Out of all five senses, hearing seems to me to be the most direct to God. Though I know God is closer to me than I am to myself, I have to remind myself everything I know with my other four senses is, in fact, God present. But with hearing, whether inwardly or outwardly, I hear God and I know it’s him. You can’t mistake that voice – not when you’re standing on a beach and hear your name or you’re standing on the back of a boat gliding through the dark and hear a whisper. There are times I question if it was God and there are other times I just know. It’s at those times my body shivers for I’ve come face to face with a power unfathomably beyond myself, a love far more ferocious than I’ve ever felt, and a voice far more addicting than any other I’ve ever heard. Though I cannot tell from whence it comes, it speaks, and it speaks to me. This wild wolf howl of God echoing in the woods comes from somewhere and everywhere and invites us to set aside our preconceived notions and listen anew. 

Saturday, May 24, 2014

Where is God: Looking for God in the Hood

This summer I'm auditing a class at the seminary I graduated from - "Spirituality and the Senses", a course I've been wanting to take for a long time. I'm loving the class. A part of our coursework is looking for God through five experiences focusing on our different senses. For my sight experience, I decided to look for God in my own neighborhood. This is what I found.

I have gazed on the enormity of the bells in Saint Paul’s Cathedral, looked down from the top of Multnomah Falls, and climbed every step in the Eiffel Tower. I’ve seen God in the performances of Cirque du Soleil, in the saunter of the giraffes across the African savannah, and in the juxtaposition of death and life on the island of Alcatraz. Around the world, there are amazing places where you can walk up to the face of God, sit down, and gawk at the vastness of his wonder. In my life, I have been very lucky to have traveled, tasted these experiences for myself, and to know they are, indeed, good. Within the beautiful scene of deer grazing in a sun-drenched meadow where the wildflowers sing in chorus, it’s hard not to notice God. But I wonder — what about in the unlovely? What about in the unpleasant places, the old and the abandoned? Is God in the dirt, in the garbage, in the scenes where hope seemingly has no place to go? I’ve seen so many beautiful places but have never stopped to look in the grime of the gutter. Can God be just as present and noticeable where we never stop to look? This is the question I set out to answer.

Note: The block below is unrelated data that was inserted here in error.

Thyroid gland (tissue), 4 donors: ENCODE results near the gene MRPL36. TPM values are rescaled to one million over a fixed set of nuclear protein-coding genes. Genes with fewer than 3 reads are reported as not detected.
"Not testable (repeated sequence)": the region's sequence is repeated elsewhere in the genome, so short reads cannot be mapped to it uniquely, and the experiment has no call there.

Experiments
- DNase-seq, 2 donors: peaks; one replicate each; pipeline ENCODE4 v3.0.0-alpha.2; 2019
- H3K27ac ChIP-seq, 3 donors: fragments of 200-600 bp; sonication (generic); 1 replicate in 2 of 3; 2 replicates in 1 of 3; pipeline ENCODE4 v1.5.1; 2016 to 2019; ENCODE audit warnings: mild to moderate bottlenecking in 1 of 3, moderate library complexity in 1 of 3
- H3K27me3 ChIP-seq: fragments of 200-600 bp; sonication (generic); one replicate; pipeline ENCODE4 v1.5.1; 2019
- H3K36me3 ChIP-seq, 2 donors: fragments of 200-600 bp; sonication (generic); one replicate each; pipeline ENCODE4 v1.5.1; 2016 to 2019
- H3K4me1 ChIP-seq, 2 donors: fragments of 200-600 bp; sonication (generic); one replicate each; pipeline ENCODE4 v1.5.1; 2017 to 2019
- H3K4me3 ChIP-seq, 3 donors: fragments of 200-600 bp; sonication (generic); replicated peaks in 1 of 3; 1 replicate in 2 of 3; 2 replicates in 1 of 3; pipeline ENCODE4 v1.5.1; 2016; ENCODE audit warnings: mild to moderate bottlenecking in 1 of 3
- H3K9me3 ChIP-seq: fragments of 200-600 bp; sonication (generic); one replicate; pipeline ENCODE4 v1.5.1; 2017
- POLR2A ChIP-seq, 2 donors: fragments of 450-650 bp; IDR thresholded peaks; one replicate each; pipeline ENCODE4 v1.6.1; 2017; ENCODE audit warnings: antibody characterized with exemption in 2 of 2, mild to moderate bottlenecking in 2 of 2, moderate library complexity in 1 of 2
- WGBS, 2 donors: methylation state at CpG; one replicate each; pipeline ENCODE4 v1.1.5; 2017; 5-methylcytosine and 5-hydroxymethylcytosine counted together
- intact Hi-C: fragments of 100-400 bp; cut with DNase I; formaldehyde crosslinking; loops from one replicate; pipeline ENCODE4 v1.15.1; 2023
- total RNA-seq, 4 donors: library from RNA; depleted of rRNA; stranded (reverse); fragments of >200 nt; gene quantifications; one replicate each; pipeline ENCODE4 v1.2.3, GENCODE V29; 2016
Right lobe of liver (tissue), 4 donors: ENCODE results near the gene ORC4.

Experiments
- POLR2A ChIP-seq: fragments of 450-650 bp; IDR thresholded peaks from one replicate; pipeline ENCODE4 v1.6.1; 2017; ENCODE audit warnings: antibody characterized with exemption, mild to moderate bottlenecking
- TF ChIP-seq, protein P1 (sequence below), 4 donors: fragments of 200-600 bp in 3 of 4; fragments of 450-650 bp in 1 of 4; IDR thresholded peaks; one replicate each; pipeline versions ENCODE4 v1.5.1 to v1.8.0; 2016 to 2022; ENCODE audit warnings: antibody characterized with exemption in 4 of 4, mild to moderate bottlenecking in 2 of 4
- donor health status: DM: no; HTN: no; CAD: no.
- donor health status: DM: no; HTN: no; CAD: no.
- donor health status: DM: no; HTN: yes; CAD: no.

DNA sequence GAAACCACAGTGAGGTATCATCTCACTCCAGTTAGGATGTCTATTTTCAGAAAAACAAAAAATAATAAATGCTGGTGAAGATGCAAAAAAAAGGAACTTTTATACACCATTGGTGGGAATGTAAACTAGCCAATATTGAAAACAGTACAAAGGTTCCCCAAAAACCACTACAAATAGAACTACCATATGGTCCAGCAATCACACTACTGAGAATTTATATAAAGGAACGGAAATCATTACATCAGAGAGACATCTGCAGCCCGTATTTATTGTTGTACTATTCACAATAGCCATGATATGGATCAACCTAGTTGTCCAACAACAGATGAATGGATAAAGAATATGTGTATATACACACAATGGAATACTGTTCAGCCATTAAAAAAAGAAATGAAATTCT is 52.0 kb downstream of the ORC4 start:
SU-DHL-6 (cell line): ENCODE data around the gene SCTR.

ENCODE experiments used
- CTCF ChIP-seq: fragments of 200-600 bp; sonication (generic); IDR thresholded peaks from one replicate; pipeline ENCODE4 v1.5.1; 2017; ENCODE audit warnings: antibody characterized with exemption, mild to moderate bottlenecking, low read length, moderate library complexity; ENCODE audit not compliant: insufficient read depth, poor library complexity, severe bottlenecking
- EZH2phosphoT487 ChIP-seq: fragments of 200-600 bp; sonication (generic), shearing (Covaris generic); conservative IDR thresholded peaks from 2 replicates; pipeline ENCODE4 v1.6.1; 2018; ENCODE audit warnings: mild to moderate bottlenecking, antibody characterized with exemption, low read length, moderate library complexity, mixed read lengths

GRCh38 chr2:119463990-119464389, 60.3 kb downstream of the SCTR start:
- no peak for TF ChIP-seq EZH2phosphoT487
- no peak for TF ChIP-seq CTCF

When thinking about where to go on this search, the image of a nearly empty lot a block away from where I live came to mind. I live on the north side of downtown Salem in a neighborhood with a reputation for poverty, crime, and overgrown yards surrounding falling apart houses. Though the neighborhood has improved a great deal with the building of an independent movie theater, a large building known as Broadway Commons which includes a jewel of a coffee shop, the “hood” still has many rough edges, broken sidewalks, and the occasional gun shots, or so I've heard. Personally, I love it. I love my apartment (most of the time), my neighbors have good hearts, and it’s within biking distance to so many of the places I love to go. Yet there is so much along my route that is not pretty which I never look at and I wanted to know if God lives in the Highland and Grant neighborhood as well as the African savanna and the grand cathedrals of the world.

In search of my answer, I started at the nearby abandoned lot and then worked my way to downtown. Wanting to cover ground but also wanting to be close to the world, I took my bike, a notebook, and my camera so I could take pictures of what I found.

To imagine this lot where I started, picture a rather large rectangle of ground covered in grass, weeds, and blackberry bushes, with a little cement walk leading from the sidewalk to front steps which are guarded by two green bushes on either side. That’s it. Just the steps and the bushes. There’s no house, just the remnants of a cement foundation under the weeds and the cracked front steps leading off into the broken dreams of someone who once lived there. I pass it nearly every day and it is an eerie sight. To the left of the steps is the old driveway with weeds growing in the cracks which are as plentiful as the garbage littering the ground. Leaving my bike laying in the grass as the kickstand wouldn't work on the uneven mounds of dirt, I explored what was once a tiny house and an even smaller garage. Then I noticed the tree. In all the times I have ridden by, how could I have missed it? This tree, this incredible tree, is growing between what was once the cement floor of the garage and the six inch wall of cement surrounding it. Coming through a gap about an inch in width, the trunk is squeezed into an oblong shape but then reinstates its round nature for the rest of the trunk.